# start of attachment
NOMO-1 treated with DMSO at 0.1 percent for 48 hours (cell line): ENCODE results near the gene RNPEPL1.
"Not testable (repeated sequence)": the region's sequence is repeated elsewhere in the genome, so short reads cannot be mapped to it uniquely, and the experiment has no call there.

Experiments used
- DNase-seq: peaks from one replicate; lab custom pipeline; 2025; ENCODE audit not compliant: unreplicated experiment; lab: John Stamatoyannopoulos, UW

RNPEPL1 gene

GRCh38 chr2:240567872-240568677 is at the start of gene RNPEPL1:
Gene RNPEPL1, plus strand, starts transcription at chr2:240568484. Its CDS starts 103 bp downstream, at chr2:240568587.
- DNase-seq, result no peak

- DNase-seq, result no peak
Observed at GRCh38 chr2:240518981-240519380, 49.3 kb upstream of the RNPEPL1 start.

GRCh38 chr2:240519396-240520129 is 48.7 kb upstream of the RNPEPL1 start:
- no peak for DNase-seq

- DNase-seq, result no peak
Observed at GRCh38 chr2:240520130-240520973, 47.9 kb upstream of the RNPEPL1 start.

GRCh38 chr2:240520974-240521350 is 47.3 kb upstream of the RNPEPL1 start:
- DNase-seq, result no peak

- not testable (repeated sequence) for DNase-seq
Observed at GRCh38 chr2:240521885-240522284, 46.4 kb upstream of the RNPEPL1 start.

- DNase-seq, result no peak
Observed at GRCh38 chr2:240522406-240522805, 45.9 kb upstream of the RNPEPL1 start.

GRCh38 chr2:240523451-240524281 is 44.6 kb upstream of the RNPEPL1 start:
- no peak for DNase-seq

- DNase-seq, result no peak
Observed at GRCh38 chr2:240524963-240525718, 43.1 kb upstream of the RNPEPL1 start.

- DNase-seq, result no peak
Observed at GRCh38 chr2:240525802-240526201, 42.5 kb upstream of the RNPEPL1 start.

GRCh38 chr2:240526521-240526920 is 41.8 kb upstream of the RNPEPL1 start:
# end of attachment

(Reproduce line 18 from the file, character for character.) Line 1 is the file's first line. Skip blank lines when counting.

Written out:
Observed at GRCh38 chr2:240521885-240522284, 46.4 kb upstream of the RNPEPL1 start.